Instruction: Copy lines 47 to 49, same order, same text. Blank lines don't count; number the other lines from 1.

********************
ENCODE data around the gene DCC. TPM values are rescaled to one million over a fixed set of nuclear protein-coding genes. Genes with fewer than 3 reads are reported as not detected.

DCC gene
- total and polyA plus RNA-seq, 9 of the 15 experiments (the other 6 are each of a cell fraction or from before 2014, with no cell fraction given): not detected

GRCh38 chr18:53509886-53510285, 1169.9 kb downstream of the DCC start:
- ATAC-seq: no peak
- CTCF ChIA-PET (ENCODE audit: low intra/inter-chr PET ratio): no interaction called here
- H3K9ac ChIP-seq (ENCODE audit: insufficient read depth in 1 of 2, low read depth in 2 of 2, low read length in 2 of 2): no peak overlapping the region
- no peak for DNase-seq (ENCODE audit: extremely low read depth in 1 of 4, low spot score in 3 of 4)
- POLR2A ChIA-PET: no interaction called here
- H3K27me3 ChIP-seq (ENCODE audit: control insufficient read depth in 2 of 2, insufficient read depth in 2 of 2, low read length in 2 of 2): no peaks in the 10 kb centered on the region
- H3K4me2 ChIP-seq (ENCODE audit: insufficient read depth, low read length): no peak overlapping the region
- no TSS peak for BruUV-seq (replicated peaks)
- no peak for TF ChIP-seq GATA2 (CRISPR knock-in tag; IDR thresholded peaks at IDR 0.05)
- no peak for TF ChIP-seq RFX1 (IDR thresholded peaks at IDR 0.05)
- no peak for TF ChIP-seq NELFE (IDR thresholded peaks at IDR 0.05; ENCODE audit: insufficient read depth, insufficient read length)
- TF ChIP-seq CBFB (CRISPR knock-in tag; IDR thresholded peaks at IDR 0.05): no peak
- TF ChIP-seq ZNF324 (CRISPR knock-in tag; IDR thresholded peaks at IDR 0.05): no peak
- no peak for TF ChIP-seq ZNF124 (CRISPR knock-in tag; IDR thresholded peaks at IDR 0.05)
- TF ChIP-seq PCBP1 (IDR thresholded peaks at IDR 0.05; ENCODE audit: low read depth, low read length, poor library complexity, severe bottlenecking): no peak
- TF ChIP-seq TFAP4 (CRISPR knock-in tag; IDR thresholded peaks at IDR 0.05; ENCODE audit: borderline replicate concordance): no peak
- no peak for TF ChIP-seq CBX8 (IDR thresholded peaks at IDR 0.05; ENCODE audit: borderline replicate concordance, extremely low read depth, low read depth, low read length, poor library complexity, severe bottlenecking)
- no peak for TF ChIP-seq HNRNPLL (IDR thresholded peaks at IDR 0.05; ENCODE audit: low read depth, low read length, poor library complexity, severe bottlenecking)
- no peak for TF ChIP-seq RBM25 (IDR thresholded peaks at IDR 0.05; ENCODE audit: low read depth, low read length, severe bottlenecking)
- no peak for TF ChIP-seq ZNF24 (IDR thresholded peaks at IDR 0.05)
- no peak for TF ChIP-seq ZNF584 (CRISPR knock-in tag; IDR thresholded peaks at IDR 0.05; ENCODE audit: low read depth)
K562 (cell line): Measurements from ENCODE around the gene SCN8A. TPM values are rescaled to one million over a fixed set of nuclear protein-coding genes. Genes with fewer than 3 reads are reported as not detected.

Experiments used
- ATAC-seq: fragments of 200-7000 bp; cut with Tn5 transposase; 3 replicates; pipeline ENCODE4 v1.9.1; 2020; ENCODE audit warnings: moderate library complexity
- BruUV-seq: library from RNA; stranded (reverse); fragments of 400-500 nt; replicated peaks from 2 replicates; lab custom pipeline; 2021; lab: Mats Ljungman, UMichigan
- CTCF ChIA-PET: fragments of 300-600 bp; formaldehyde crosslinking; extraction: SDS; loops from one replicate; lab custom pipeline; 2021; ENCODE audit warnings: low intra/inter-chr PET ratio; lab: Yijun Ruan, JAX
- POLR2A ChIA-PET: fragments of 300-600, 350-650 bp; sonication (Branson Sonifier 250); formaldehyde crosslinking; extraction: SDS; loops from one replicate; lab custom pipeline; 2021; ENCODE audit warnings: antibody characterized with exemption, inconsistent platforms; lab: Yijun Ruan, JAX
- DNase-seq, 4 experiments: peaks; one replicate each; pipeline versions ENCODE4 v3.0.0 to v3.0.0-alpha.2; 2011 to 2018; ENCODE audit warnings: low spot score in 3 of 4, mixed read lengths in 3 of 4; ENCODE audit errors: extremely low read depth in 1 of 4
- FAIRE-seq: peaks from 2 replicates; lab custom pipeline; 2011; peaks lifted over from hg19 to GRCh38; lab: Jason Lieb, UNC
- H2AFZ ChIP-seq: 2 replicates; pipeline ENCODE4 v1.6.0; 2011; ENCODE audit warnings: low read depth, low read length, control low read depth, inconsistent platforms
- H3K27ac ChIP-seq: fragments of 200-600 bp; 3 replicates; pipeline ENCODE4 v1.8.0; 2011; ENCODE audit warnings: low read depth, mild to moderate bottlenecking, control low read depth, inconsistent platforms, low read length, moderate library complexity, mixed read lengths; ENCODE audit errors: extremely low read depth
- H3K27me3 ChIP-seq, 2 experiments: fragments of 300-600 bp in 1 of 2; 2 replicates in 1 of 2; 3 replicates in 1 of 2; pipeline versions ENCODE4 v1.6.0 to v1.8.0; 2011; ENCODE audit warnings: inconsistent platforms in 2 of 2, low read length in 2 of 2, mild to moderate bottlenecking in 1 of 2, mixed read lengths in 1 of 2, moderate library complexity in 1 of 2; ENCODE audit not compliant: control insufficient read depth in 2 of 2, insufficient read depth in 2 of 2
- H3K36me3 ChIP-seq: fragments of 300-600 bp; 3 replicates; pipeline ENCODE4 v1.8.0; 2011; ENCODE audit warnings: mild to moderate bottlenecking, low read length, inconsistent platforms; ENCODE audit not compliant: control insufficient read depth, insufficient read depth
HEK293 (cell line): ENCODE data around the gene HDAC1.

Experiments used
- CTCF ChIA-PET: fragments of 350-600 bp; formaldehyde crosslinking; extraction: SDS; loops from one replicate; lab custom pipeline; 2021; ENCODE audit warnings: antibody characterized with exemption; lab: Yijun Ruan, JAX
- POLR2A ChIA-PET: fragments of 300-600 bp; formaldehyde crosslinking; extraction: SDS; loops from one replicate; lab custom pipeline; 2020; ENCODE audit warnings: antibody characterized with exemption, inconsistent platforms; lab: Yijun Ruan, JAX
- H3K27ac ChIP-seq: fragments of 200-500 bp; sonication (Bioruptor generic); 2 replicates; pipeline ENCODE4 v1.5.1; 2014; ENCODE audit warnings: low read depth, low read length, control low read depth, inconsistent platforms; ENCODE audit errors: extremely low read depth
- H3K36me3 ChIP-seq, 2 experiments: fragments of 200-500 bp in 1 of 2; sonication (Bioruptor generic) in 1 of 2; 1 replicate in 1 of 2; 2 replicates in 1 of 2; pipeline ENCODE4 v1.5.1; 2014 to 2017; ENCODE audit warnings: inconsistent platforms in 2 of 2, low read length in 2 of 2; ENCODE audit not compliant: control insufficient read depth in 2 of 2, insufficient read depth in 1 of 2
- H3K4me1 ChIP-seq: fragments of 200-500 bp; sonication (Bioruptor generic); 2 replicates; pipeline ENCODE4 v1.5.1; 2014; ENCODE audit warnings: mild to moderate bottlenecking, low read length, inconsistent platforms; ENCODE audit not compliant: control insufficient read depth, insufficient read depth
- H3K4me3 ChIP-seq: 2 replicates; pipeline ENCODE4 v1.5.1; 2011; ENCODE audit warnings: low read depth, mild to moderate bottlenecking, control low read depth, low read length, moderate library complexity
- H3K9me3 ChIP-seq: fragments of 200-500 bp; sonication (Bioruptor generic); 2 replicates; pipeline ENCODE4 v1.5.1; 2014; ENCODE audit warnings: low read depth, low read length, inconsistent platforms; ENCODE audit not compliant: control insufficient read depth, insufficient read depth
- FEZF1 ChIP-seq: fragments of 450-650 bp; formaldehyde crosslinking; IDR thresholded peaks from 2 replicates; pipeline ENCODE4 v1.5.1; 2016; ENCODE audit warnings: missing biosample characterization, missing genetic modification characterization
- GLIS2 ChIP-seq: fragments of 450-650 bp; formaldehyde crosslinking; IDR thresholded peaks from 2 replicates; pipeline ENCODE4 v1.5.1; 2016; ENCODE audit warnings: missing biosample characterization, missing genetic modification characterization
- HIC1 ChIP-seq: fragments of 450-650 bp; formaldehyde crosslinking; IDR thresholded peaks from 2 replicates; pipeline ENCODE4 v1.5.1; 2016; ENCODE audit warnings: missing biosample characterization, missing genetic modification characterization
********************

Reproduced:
- FEZF1 ChIP-seq: fragments of 450-650 bp; formaldehyde crosslinking; IDR thresholded peaks from 2 replicates; pipeline ENCODE4 v1.5.1; 2016; ENCODE audit warnings: missing biosample characterization, missing genetic modification characterization
- GLIS2 ChIP-seq: fragments of 450-650 bp; formaldehyde crosslinking; IDR thresholded peaks from 2 replicates; pipeline ENCODE4 v1.5.1; 2016; ENCODE audit warnings: missing biosample characterization, missing genetic modification characterization
- HIC1 ChIP-seq: fragments of 450-650 bp; formaldehyde crosslinking; IDR thresholded peaks from 2 replicates; pipeline ENCODE4 v1.5.1; 2016; ENCODE audit warnings: missing biosample characterization, missing genetic modification characterization